Boise & Garden City

Update: Boise approves 400-plus homes near Micron, with conditions

Boise developer Jim Conger’s original plan for Rush Valley, in the rectangles marked in red, would have provided only one street connection to Columbia Road at the top of this aerial photo: an extension of Snow Bird Avenue through the existing subdivision at the upper right. His latest proposal would use a future extension of Oregon Ridge Avenue, west of Snow Bird, as a second access road.
Boise developer Jim Conger’s original plan for Rush Valley, in the rectangles marked in red, would have provided only one street connection to Columbia Road at the top of this aerial photo: an extension of Snow Bird Avenue through the existing subdivision at the upper right. His latest proposal would use a future extension of Oregon Ridge Avenue, west of Snow Bird, as a second access road.

On Tuesday, the Boise City Council approved developer Jim Conger's 410-home Rush Valley project.

In addition to phasing requirements laid out in Conger's development agreement, the council tacked on a condition that requires Conger to provide road connections between the western side of his project and Columbia Road before finishing that group of homes. Conger's development agreement calls for the western side to be built last.

The city's new condition requires Conger to work with Ada County Highway District, which controls public roads, to determine the appropriate time to build the western connections based on traffic volume. In all likelihood, though, those connections will be complete before Conger builds the western homes, city planner Todd Tucker said.

The story below was published April 3, 2018 under the headline: "Developer again asks Boise City Council to authorize 400-plus homes near Micron."

A 410-home development east of Micron Technology Inc. will come before the Boise City Council on Tuesday for final approval.

In re-designing his Rush Valley project, developer Jim Conger reworked its layout and transportation network. That effort removed 20 homes from the project. Instead of 430 homes, then, it would have 410 once it’s complete. That could take a decade or more.

Last year and this, the project has gone through a prolonged back-and-forth at City Hall, with the council delaying, denying, later reconsidering, and then referring it to the Planning and Zoning Commission. On Feb. 12, the Planning and Zoning Commission recommended approval.

Projects like Rush Valley and the adjoining, partly built Sunny Ridge subdivision have pushed Boise leaders to advocate for a master plan that would guide development of the Columbia Bench, the area roughly bordered by Interstate 84 on the west, Gowen Road on the north, the cliffs above the Boise River on the east, and a straight line stretching east from I-84’s Eisenman Road-Memory Road interchange on the south. Most of the land is outside city limits but inside Boise’s area of impact, meaning its annexation is expected.

The story below was published Jan. 26 under the headline, "Developer bows to Boise's request, revises 430-house project near Micron."

After months of back-and-forth, Boise developer Jim Conger is bringing his 430-home Rush Valley project back to Boise for another run at approval.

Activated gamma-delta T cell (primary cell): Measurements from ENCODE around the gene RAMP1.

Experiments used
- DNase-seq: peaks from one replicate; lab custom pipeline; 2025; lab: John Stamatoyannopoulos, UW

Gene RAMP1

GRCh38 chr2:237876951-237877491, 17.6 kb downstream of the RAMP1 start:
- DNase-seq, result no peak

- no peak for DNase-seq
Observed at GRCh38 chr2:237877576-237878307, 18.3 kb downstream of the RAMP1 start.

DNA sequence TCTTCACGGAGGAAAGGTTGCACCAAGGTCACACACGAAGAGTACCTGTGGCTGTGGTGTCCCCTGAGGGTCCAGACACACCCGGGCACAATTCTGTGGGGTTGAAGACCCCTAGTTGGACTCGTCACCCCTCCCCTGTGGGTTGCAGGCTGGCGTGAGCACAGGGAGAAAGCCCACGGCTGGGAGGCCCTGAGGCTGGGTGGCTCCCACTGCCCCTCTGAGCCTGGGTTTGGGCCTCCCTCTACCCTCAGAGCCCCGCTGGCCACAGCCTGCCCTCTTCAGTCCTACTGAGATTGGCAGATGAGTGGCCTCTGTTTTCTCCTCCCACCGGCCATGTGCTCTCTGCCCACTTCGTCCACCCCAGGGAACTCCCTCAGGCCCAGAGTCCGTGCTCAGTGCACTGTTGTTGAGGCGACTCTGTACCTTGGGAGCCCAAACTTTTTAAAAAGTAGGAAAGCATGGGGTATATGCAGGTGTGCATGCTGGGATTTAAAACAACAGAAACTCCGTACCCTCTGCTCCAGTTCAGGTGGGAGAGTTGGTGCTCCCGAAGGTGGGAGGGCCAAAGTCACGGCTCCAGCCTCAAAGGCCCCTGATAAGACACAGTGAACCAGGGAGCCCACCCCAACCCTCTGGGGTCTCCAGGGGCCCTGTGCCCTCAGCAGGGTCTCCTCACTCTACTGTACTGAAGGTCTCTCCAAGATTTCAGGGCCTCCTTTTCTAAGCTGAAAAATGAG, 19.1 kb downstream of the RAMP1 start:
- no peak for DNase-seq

Conger is offering to build two roads to address the main concern City Council members cited last year in rejecting Rush Valley, which would occupy 110 acres south of Columbia Road about two miles east of Micron Technology’s headquarters.

Boise Fire Department officials warned that building too many homes without multiple ways in and out of Rush Valley would endanger people who live there. Snow Bird Avenue is the only existing connection between the Rush Valley property and Columbia Road. Snow Bird runs north-south through the center of Sunny Ridge, a partly built subdivision between Rush Valley and Columbia Road.

Conger could build no more than 30 homes before providing the second connection to Columbia, according to a proposed development agreement he filed with the city Friday. That second road likely would connect to an extended Oregon Ridge Avenue running the length of Sunny Ridge’s west side, city of Boise planner Todd Tucker said. Oregon Ridge now extends only partway down the west side.

The developer then would able to build as many as 40 more homes, for a total of 70.

Finally, Conger would have to build another road — reserved for emergency vehicles — from Rush Valley north to Gowen Road before he could build the remaining 360 homes.

During a handful of hearings last year, Conger’s team and City Council members discussed phasing the project much as the developer is proposing now. Several council members said they wanted Conger to put the access roads into a proposed development agreement — a contract between the city and developer that details what the developer is entitled to build. Zoning the property for residential development without such a contract would cost the city control over how many homes Conger could build without enhancing access.

The council voted in December to send Rush Valley back to Boise’s Planning and Zoning Commission, with the requirement that Conger come back with the agreement. Planning and Zoning is scheduled to hear the new proposal Monday, Feb. 12.

Tucker said completion of the project could take a decade or more.

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